Physical Health Requirements
These sorts of requirements are likely something that your surgeon or primary care provider (PCP) can address. The best practice—no matter what kind of procedure you’re having or whether or not your insurance is paying for it—is to ensure that your surgeon is aware of any and all pre-existing physical health conditions. Once your surgeon is aware of all of your conditions, they can ensure that their surgical plan properly accounts for anything that may impact the outcome of your procedure. They may also need to consult with any other medical specialists that help you to manage your health, so be prepared to connect your providers.
In some cases, an insurer expects that you must be on gender-affirming hormone therapy (GAHT, also called HRT) for a minimum amount of time for your type of surgery. A gonadectomy—orchiectomy for trans folks assigned male at birth, or oophorectomy for trans folks assigned female at birth—is the removal of the organs that produce testosterone (testes) or estrogen (ovaries) respectively. If you have not been on HRT for 6 months, or don’t plan to be on HRT at all, your surgeon or primary care physician should be prepared to justify why it is medically appropriate to skip or abbreviate this step. This is not simply a gatekeeping step: UCSF Transgender Care notes that there is an increased risk of osteoporosis (bone deterioration) in transgender folks that undergo a gonadectomy without adequate HRT. So, your surgeon should be prepared to address those risks in your appeal.
Some insurers require HRT regardless of the type of surgery, which can be an especially difficult step for many trans and non-binary folks to overcome. If your transition doesn’t include HRT, regardless of the reason, you and your surgeon will need to be prepared to explain why you do not use HRT. If the decision is medically contraindicated, you will likely have an easier time, but should also be prepared to explain why that contraindication won’t affect your surgery’s outcome. If the decision is your preference, ask a mental health provider to help by providing more detail for your insurer about why or how HRT is not a step on your journey, but surgery is.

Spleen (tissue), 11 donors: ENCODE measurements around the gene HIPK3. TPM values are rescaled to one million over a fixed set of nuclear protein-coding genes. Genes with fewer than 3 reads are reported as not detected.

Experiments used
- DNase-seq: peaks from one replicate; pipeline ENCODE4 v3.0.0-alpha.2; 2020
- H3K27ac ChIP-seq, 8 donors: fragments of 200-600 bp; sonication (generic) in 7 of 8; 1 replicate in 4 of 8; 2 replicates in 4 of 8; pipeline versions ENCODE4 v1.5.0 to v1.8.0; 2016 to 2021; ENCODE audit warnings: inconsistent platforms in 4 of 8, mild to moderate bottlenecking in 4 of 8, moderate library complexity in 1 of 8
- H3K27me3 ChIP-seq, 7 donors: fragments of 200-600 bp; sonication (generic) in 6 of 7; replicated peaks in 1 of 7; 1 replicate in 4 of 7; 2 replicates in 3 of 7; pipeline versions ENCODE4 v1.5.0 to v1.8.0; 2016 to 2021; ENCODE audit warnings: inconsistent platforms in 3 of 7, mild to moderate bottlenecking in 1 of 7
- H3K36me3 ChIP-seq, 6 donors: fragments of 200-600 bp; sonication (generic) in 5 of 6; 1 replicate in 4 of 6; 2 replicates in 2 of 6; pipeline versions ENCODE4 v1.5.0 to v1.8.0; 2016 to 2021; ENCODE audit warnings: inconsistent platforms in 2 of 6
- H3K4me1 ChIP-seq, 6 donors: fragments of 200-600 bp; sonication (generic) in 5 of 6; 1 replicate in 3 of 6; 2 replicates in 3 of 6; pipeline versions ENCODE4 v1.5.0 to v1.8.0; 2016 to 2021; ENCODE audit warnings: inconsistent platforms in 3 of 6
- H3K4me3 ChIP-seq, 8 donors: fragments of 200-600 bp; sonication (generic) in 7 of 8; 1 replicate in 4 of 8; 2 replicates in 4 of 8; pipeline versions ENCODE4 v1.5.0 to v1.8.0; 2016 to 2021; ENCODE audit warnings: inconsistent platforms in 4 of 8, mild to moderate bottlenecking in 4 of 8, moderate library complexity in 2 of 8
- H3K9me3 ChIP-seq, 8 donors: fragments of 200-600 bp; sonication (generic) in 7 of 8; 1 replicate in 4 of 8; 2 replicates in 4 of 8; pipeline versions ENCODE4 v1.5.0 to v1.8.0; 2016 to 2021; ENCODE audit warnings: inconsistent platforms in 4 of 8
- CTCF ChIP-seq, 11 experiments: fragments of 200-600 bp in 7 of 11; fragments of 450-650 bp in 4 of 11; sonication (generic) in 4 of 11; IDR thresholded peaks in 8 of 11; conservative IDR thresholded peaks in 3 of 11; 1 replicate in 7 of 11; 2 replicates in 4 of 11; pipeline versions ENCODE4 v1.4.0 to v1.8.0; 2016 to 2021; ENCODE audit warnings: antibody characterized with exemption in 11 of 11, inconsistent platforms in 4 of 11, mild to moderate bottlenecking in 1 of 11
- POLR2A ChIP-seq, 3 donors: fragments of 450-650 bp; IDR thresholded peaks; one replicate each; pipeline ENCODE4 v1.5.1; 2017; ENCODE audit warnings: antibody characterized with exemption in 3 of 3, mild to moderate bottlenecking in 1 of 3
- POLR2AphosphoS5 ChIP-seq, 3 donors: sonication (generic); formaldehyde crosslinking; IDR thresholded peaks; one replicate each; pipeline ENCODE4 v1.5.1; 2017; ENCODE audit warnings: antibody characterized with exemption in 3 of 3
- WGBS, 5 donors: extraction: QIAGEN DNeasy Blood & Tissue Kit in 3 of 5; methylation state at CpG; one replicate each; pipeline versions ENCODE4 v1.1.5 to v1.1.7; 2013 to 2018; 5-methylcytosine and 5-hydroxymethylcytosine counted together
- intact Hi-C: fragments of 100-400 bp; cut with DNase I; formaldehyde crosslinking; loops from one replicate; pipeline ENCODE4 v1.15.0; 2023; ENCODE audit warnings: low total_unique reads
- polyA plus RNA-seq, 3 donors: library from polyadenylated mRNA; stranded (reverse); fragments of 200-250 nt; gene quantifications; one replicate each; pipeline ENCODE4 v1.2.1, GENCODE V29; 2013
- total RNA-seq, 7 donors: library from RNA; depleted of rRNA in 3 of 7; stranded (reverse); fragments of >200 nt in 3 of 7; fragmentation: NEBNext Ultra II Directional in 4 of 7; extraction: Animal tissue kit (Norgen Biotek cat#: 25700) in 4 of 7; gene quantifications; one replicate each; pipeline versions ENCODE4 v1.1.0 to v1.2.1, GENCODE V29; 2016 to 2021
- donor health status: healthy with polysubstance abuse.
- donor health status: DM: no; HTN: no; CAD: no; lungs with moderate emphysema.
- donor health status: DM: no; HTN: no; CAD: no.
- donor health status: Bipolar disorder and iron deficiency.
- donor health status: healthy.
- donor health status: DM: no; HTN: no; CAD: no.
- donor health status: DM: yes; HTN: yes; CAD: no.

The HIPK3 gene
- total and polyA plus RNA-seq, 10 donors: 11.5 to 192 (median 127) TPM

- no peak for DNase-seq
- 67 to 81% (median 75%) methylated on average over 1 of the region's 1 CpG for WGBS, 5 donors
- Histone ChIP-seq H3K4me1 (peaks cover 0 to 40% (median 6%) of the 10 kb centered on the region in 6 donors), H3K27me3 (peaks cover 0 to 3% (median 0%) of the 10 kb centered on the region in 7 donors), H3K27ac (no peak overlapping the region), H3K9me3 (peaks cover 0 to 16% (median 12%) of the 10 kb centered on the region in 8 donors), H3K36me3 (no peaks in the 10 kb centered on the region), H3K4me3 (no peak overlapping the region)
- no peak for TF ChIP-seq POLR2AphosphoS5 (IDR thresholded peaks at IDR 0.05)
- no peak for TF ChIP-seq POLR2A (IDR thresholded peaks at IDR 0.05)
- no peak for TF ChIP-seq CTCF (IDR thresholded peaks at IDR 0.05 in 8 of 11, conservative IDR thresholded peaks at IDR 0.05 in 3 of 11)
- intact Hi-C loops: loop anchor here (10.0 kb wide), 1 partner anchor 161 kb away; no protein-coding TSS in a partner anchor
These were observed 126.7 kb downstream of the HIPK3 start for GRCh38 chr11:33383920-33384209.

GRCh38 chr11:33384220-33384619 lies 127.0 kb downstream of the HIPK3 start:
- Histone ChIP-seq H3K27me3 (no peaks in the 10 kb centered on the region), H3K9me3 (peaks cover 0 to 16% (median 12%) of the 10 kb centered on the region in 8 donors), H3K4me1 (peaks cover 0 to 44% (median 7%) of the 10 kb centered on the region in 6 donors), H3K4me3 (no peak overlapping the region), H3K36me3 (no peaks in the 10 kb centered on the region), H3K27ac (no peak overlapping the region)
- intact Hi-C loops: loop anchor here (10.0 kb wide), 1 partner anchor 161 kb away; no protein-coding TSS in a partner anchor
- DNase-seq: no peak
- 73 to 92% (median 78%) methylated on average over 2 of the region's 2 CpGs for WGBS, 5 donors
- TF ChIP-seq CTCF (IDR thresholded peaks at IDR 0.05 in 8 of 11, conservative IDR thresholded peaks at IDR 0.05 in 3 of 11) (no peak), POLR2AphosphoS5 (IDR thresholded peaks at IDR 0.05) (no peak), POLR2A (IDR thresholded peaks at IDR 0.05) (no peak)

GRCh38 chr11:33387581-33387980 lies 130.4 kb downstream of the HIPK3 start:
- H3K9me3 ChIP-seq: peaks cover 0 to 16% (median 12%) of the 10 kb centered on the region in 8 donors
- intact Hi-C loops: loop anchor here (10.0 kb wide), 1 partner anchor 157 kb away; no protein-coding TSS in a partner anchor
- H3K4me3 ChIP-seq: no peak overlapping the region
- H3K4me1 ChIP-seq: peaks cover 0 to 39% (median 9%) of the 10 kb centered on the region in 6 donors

Some language provided by WPATH includes:
- Ensure any physical health conditions that could negatively impact the outcome of gender-affirming medical treatments are assessed, with risks and benefits discussed, before a decision is made regarding treatment.
- Suggest health care professionals assessing transgender and gender diverse people seeking gonadectomy consider a minimum of 6 months of hormone therapy as appropriate to the person’s gender goals before the person undergoes irreversible surgical intervention (unless hormones are not clinically indicated for the individual).
Mental Health Requirements
These sorts of requirements can typically be “proven” by way of a letter from a mental health provider with whom you have a therapeutic relationship. Typically, that means you need to have a few sessions with this provider before they’ll write you any sort of letter.
Be careful to check what types of care providers your insurer will accept these sorts of documents from and how many are required. Some insurers will accept letters from Primary Care doctors, but many will require something from a mental health provider. Other insurers require two letters from different mental health providers.